features will develop, but based on the strength of this system and
CIPS analogs, should see a healthy band 50-70 miles wide of 5 to 8
inches, with a few bullseyes within this band of 12+ inches.

Forecast models have been very consistent with this system. There
has been some bouncing around with the track, but there is overall
agreement of a band of 6+ inches with 12+ potential along and north
of the surface low pressure track. There is plenty of moisture, a
strong jet, and a favorable track for this to come to fruition so
did issue a Winter Storm Watch for part of the forecast area. As for
wind potential, forecast soundings show around 30 to 35 kts atop the
channel, which by itself shouldn`t be enough to cause blizzard
conditions. In addition, the surface low is barely deepening off the
19.00Z GFS/ECMWF, while the GEM is a bit stronger with the surface
low, and hence the winds. All in all, this doesn`t appear to be a
blizzard event. Certainly some blowing snow and heavy falling snow,
but for some perspective, it doesn`t appear to have nearly the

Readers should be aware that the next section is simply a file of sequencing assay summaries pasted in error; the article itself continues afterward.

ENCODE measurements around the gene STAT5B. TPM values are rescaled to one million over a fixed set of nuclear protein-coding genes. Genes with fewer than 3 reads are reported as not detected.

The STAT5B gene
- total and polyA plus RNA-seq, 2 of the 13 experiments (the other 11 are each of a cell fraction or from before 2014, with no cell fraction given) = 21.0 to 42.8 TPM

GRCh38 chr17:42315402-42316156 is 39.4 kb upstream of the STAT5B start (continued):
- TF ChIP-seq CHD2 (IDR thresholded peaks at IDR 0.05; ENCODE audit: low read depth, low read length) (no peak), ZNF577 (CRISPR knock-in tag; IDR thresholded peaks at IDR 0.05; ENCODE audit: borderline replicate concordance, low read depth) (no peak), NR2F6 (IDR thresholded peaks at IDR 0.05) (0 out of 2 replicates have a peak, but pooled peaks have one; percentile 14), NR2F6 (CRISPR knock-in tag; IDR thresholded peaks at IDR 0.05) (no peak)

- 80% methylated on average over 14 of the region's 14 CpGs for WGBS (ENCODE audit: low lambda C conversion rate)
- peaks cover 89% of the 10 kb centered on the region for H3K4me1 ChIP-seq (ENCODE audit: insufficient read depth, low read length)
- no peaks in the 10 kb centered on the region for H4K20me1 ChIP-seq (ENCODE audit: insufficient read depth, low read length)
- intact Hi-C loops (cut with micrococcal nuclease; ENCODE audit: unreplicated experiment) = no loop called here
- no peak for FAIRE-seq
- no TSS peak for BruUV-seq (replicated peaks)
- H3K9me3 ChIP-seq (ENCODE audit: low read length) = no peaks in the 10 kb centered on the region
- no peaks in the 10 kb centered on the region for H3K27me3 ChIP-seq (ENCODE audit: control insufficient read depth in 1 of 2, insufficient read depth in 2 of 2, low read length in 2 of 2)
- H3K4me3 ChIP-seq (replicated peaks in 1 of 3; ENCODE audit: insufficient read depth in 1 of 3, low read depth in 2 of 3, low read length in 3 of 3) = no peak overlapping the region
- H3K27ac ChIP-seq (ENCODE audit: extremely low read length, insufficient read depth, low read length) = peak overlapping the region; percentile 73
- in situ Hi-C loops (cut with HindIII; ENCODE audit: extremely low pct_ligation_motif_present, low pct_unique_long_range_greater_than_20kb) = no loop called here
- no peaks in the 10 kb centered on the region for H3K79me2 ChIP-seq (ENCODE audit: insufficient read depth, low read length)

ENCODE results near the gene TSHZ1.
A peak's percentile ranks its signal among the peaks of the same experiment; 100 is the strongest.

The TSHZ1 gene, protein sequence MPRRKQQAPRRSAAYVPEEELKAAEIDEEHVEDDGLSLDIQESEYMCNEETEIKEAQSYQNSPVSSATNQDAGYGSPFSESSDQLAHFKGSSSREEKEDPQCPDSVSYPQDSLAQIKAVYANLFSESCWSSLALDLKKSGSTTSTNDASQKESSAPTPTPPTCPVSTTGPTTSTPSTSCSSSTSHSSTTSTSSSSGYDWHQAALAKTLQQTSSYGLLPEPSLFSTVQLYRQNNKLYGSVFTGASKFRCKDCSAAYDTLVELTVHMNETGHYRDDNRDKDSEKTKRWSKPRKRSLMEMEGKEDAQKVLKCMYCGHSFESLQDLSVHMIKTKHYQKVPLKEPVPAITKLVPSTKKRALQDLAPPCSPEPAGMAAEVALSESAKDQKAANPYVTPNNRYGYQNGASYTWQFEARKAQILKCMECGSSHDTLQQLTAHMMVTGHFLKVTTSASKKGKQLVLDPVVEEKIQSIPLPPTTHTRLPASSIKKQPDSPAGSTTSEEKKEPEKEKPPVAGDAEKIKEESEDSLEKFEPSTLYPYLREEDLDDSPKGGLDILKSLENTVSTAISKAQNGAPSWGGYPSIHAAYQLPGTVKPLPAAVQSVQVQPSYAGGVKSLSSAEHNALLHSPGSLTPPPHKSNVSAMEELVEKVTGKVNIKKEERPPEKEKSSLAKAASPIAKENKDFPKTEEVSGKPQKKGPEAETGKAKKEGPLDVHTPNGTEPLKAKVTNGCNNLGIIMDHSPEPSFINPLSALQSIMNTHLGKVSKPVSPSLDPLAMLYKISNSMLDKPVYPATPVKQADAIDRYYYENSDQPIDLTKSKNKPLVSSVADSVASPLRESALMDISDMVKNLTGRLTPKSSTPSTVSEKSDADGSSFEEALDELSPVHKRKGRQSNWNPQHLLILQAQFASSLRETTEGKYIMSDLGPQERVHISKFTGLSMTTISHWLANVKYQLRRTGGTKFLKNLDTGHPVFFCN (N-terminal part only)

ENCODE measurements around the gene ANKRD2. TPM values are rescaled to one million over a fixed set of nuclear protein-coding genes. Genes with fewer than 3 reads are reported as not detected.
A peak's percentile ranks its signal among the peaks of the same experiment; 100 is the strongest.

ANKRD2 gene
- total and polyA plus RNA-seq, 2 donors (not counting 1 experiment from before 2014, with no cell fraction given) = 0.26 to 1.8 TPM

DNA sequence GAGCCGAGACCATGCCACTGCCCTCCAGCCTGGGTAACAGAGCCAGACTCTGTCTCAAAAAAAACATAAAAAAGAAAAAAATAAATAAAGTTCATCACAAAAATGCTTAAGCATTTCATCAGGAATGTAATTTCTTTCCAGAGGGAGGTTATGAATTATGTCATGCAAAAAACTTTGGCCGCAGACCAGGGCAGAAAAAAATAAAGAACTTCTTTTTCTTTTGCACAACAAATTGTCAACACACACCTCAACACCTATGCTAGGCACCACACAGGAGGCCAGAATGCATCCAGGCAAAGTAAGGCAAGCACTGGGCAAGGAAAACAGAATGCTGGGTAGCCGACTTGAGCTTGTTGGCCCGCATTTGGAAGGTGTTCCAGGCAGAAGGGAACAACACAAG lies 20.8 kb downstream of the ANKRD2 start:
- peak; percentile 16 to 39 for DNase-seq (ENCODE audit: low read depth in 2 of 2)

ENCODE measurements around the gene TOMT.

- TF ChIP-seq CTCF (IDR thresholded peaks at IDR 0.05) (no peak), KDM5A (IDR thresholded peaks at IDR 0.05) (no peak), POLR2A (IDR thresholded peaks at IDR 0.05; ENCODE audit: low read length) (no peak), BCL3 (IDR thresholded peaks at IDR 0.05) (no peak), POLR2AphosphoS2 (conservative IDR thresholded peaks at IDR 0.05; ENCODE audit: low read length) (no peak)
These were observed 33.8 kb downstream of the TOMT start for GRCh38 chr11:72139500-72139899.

strength of the February 20,21 2014 blizzard which had the surface
low deepening into the 970s.

As for the synoptic meteorology of this system, it all really starts
Saturday night as a northern stream jet rounding the base of an
upper level trough phases with the southern stream which leads to a
rapid increase in wind speed across northern Mexico as seen on the
H250 winds off the GFS/NAM/GEM/ECMWF. By Sunday afternoon at jet
streak of roughly 130 kts has developed, and this increase in wind
speed increases the positive vorticity within the upper level
trough, and therefore the positive vorticity advection downstream.